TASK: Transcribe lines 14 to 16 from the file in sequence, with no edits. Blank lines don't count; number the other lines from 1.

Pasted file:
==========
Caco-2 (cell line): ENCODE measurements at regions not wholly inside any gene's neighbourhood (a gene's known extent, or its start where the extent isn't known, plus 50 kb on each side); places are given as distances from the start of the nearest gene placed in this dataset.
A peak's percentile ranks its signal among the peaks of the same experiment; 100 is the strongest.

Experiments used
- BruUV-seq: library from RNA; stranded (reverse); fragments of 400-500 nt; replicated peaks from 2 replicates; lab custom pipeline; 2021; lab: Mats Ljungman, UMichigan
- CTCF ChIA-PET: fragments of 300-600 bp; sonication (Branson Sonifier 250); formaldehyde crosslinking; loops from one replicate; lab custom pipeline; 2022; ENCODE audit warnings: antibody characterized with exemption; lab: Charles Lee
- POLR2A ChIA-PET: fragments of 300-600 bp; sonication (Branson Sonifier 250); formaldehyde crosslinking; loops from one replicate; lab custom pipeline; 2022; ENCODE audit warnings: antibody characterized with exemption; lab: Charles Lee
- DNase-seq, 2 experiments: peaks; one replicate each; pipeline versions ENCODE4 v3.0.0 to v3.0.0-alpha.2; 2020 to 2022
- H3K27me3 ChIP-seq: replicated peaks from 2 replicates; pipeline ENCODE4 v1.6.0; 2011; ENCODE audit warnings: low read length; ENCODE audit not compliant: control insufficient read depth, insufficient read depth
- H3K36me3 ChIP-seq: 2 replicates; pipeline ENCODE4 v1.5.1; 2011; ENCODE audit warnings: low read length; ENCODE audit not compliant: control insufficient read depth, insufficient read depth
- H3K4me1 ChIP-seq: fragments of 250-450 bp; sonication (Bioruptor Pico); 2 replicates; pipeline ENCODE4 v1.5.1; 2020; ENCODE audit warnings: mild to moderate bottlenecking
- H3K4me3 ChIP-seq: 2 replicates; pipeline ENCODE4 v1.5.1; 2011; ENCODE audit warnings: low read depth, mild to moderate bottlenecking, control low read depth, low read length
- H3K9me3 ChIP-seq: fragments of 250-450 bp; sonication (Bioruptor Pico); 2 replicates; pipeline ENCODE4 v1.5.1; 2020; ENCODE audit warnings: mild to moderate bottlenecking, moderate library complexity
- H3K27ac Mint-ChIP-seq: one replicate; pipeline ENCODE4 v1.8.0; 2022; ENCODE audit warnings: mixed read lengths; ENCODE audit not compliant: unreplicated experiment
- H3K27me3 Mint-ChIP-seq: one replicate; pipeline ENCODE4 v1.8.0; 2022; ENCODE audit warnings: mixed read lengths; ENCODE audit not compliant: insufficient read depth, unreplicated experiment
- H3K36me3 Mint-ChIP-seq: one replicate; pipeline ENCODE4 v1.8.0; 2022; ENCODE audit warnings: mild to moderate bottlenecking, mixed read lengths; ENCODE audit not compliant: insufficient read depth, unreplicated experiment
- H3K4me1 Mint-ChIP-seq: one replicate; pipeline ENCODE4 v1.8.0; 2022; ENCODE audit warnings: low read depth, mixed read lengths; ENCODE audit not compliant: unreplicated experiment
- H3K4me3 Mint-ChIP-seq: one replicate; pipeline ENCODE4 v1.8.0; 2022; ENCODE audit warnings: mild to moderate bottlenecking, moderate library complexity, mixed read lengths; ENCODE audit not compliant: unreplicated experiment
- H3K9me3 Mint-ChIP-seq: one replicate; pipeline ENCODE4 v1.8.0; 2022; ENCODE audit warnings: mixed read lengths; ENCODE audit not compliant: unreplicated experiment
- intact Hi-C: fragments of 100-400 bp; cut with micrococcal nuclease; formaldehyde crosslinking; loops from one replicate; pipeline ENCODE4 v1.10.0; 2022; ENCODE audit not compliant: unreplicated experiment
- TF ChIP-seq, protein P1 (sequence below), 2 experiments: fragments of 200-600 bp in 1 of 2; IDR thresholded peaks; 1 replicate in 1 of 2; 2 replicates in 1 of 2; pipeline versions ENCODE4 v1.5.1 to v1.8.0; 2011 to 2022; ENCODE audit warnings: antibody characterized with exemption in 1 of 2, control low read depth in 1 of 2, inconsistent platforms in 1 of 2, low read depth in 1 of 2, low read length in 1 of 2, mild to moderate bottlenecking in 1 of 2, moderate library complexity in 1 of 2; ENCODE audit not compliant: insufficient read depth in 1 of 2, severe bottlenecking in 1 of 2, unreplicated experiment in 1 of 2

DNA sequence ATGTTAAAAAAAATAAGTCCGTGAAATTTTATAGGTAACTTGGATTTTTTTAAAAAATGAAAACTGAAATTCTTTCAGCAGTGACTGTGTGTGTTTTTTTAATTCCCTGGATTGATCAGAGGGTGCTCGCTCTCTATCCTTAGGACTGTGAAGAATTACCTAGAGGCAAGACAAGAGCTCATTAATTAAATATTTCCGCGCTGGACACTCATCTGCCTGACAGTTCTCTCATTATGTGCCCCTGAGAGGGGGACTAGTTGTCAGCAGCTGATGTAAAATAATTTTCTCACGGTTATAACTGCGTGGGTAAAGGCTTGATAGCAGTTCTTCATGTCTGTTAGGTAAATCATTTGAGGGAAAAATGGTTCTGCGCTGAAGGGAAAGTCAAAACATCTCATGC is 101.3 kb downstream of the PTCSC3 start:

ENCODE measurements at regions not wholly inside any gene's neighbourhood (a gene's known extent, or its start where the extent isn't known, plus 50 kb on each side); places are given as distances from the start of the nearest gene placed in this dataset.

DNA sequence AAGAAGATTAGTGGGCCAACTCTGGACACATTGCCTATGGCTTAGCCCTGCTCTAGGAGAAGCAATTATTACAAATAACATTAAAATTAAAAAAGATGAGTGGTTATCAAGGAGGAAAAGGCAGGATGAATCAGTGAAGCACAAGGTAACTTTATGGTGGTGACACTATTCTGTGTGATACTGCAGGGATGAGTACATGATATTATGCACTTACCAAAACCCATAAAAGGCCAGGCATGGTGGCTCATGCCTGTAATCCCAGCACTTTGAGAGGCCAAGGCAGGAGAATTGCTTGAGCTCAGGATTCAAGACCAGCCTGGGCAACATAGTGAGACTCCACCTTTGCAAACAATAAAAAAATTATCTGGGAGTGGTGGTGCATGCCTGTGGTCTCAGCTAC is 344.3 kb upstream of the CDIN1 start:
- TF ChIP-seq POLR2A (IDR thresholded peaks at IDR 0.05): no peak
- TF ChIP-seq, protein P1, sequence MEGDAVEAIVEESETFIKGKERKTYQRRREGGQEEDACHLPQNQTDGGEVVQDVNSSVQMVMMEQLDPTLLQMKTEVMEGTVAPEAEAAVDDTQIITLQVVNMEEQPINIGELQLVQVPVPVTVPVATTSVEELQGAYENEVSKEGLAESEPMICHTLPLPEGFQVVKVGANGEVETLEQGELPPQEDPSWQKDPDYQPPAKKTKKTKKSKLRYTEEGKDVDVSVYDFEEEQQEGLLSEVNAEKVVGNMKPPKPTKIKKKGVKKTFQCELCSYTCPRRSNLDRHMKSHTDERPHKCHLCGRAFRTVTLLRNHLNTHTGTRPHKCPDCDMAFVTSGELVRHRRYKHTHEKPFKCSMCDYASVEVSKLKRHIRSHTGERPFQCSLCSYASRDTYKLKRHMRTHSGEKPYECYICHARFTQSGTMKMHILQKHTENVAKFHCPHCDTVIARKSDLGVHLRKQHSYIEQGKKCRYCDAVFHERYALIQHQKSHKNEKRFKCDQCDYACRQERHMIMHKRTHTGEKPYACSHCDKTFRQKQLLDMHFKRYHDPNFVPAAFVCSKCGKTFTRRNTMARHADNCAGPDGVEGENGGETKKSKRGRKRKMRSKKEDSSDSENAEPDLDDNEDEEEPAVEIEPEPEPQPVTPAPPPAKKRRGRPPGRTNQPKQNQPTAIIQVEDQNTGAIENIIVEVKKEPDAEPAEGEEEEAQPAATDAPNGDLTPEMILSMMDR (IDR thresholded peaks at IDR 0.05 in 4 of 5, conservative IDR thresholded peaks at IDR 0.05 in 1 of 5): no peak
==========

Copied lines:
- H3K27me3 Mint-ChIP-seq: one replicate; pipeline ENCODE4 v1.8.0; 2022; ENCODE audit warnings: mixed read lengths; ENCODE audit not compliant: insufficient read depth, unreplicated experiment
- H3K36me3 Mint-ChIP-seq: one replicate; pipeline ENCODE4 v1.8.0; 2022; ENCODE audit warnings: mild to moderate bottlenecking, mixed read lengths; ENCODE audit not compliant: insufficient read depth, unreplicated experiment
- H3K4me1 Mint-ChIP-seq: one replicate; pipeline ENCODE4 v1.8.0; 2022; ENCODE audit warnings: low read depth, mixed read lengths; ENCODE audit not compliant: unreplicated experiment